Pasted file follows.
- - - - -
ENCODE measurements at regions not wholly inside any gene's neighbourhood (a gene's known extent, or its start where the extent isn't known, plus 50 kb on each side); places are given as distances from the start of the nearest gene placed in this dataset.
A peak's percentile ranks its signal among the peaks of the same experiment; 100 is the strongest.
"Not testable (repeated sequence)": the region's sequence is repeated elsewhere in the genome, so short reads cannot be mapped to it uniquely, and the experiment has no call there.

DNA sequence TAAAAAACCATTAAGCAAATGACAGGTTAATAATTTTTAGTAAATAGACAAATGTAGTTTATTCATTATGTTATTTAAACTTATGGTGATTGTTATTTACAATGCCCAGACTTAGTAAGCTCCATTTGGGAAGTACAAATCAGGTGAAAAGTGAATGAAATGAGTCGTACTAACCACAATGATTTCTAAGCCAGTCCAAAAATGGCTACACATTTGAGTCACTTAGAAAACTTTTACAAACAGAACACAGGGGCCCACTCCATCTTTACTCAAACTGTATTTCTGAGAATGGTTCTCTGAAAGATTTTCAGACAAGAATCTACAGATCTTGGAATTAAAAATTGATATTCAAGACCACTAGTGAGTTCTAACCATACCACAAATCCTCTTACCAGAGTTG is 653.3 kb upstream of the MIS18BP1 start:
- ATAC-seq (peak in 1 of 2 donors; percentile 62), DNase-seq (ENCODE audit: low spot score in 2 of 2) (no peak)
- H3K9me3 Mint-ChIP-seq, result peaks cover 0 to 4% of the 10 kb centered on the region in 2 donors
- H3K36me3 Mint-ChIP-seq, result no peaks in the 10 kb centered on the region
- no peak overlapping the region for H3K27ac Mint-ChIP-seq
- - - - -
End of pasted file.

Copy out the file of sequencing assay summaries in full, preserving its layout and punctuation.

ENCODE measurements at regions not wholly inside any gene's neighbourhood (a gene's known extent, or its start where the extent isn't known, plus 50 kb on each side); places are given as distances from the start of the nearest gene placed in this dataset.
A peak's percentile ranks its signal among the peaks of the same experiment; 100 is the strongest.
"Not testable (repeated sequence)": the region's sequence is repeated elsewhere in the genome, so short reads cannot be mapped to it uniquely, and the experiment has no call there.

DNA sequence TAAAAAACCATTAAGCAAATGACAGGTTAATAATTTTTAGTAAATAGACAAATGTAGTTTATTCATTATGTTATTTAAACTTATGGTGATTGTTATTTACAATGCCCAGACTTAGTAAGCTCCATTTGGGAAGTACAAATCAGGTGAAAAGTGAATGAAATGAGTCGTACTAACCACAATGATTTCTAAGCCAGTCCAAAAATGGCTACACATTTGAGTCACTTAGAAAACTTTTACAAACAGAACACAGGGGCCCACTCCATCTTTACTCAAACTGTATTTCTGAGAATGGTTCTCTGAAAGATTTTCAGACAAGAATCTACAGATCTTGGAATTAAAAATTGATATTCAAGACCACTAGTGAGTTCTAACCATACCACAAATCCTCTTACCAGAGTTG is 653.3 kb upstream of the MIS18BP1 start:
- ATAC-seq (peak in 1 of 2 donors; percentile 62), DNase-seq (ENCODE audit: low spot score in 2 of 2) (no peak)
- H3K9me3 Mint-ChIP-seq, result peaks cover 0 to 4% of the 10 kb centered on the region in 2 donors
- H3K36me3 Mint-ChIP-seq, result no peaks in the 10 kb centered on the region
- no peak overlapping the region for H3K27ac Mint-ChIP-seq